About the BookIn this first modern history of public health services in the United States, John Duffy traces the evolution of the field from the late 1700s to the present. One of the leading authorities on American medical history and public health, Duffy provides a panoramic view of its development, skillfully detailing how services have evolved to fit into the broader framework of American social, political, and economic change.
Early communal efforts in public health were aimed at regulating food and water supplies, providing for the proper disposal of human wastes, and preventing the spread of epidemic diseases by quarantine methods. Duffy identifies the first significant American development as the appearance of temporary boards of health during a series of major yellow fever attacks in East Coast cities between 1793 and 1806. The growth of urban centers in the second half of the nineteenth century led to the establishment of permanent health agencies as a means of coping with increasing health and sanitary problems. With the discovery of the role of bacteria, Duffy writes, public health departments moved to virtually eliminate major contagious diseases in the first half of the twentieth century, gradually shifting their focus from sanitation and infection to organic disorders, environmental conditions, and other problems inherent to advanced industrial societies.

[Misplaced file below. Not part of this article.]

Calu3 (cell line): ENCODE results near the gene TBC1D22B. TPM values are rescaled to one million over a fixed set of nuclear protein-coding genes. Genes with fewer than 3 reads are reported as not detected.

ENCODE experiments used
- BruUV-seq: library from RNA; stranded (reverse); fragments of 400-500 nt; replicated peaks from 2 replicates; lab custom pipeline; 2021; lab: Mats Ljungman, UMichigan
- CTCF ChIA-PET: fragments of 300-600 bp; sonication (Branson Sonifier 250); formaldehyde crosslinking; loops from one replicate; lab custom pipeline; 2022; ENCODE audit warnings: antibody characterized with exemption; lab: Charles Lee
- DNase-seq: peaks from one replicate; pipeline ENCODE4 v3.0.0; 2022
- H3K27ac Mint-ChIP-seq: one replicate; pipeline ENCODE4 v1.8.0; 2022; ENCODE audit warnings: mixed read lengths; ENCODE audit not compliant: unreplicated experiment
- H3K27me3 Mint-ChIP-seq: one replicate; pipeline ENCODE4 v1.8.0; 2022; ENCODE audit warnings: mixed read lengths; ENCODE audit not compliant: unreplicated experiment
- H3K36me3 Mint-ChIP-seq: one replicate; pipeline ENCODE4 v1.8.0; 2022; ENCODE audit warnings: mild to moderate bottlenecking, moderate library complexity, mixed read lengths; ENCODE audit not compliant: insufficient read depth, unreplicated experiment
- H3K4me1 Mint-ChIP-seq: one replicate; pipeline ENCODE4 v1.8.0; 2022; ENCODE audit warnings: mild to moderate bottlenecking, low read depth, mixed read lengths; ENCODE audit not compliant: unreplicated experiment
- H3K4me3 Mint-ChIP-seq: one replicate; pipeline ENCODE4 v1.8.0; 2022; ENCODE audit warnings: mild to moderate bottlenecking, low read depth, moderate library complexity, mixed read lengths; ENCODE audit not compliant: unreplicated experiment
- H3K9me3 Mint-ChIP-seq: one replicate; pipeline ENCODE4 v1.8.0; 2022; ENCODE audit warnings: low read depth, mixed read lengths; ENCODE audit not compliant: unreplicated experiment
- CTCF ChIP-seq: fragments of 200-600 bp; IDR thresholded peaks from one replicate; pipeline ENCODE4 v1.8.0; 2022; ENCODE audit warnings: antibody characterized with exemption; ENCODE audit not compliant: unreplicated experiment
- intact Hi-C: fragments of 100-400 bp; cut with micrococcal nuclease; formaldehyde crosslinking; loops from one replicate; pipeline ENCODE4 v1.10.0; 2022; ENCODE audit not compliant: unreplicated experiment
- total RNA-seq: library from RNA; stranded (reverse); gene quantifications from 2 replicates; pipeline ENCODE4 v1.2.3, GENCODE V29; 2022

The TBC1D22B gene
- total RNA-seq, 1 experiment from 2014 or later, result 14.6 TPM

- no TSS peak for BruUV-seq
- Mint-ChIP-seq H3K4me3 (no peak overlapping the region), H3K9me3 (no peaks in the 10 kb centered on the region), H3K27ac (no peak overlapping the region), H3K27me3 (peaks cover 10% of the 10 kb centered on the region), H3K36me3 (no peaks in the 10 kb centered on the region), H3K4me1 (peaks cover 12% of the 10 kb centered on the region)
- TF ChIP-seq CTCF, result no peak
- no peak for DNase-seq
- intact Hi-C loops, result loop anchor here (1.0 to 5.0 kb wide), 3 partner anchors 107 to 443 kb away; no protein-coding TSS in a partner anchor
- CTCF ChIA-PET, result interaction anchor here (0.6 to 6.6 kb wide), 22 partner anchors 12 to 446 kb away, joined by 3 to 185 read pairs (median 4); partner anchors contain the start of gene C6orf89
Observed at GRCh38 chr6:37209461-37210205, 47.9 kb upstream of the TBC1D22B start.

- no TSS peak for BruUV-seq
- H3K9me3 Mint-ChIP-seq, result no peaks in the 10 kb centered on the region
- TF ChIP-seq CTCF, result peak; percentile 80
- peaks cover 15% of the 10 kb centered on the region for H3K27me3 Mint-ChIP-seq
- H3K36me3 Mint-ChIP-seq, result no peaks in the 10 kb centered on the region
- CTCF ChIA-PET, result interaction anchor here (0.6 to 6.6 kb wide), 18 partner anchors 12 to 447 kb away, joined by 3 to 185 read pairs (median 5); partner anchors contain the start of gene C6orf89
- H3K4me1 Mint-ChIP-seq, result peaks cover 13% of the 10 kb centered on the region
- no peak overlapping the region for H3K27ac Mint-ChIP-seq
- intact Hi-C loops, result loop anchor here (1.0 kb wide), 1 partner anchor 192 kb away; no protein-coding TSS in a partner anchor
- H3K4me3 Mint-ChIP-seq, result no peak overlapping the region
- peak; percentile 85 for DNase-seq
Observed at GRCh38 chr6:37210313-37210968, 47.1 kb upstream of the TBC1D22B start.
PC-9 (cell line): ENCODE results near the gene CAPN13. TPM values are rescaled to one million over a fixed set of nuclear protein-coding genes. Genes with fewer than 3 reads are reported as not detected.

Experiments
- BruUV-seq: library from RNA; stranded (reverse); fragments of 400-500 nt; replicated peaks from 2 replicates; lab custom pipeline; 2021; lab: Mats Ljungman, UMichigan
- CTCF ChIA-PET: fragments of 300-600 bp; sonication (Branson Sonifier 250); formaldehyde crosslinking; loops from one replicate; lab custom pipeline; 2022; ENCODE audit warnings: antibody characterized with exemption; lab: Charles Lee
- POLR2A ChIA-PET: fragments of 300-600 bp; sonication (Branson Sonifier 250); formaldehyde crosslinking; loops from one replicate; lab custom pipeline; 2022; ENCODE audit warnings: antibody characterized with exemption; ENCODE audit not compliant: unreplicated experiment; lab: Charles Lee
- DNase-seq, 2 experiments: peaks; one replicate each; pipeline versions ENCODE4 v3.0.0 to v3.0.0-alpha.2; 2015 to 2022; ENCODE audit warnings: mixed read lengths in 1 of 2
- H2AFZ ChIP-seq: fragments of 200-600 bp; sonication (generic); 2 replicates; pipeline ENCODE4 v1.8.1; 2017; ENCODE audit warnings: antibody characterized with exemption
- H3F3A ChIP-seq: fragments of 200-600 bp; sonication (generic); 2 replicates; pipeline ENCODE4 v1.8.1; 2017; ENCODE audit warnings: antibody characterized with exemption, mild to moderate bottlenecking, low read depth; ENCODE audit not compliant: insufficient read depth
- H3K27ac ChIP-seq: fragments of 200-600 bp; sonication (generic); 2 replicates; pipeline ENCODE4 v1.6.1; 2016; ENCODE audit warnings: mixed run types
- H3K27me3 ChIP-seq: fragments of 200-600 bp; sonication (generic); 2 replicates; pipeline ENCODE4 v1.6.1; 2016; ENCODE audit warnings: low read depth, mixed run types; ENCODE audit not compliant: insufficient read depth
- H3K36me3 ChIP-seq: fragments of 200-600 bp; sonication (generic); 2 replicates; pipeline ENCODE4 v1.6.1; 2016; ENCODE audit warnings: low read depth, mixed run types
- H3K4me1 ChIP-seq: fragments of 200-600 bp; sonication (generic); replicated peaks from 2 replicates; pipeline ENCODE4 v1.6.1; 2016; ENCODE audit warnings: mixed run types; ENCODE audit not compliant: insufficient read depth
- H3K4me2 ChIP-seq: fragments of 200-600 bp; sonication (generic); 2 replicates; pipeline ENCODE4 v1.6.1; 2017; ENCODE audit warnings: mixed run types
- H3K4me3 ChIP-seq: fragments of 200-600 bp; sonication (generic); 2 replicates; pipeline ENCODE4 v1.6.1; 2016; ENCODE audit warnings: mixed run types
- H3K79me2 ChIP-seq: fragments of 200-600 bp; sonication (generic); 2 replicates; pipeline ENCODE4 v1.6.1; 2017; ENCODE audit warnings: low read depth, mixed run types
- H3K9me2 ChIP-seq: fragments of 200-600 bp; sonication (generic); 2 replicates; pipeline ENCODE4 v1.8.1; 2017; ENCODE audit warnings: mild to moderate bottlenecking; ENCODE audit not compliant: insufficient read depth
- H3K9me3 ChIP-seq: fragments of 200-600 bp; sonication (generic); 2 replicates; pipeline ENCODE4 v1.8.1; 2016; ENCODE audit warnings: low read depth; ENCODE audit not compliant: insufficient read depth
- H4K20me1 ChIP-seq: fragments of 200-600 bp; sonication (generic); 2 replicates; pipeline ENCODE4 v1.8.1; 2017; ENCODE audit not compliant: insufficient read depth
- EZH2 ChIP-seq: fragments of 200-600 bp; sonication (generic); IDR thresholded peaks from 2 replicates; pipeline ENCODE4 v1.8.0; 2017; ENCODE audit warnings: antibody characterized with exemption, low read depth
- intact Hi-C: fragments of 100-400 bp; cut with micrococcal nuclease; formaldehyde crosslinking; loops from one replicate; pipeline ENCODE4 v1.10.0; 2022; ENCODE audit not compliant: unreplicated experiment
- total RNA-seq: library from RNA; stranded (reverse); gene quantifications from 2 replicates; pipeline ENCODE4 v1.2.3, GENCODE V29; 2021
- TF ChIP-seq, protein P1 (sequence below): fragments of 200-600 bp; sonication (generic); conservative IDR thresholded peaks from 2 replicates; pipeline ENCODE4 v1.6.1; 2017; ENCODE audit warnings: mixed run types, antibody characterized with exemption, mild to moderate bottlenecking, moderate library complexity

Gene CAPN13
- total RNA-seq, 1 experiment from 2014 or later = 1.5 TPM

About the AuthorJohn Duffy is a former president of the American Association for the History od Medicine and author of The Healers: A History of American Medicine; the two-volume works The Rudolph Mates History of Medicine in Louisiana and A History of Public Health in New York City (vol. 1, 1625-1866, vol. 2, 1866-1966); and a number of other books and articles on the history of public health and medicine.
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Reviews"Duffy's book spans four centuries and presents the reader with an excellent picture of how public health issues emerges, developed, and changed over time. It is an admirable undertaking, and one that few public health historians would be capable of writing."--Jacqueline Karnell Corn, author of Environment and Health in 19th Century American
"This work fills a yawning gap in the literature. . . . One of the great strengths of Duffy's work is its comprehensiveness. The book will command a broad audience of readers interested in public health and community medicine."--Stuart Galishoff, author of Newark, the Nation's Unhealthiest City, 1832-1895